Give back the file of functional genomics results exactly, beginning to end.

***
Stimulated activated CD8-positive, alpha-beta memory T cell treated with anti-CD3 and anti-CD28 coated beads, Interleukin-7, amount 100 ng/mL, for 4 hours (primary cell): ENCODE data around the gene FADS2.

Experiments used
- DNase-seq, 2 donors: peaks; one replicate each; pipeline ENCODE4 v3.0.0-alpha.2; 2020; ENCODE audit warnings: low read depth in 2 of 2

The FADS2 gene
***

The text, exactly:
Stimulated activated CD8-positive, alpha-beta memory T cell treated with anti-CD3 and anti-CD28 coated beads, Interleukin-7, amount 100 ng/mL, for 4 hours (primary cell): ENCODE data around the gene FADS2.

Experiments used
- DNase-seq, 2 donors: peaks; one replicate each; pipeline ENCODE4 v3.0.0-alpha.2; 2020; ENCODE audit warnings: low read depth in 2 of 2

The FADS2 gene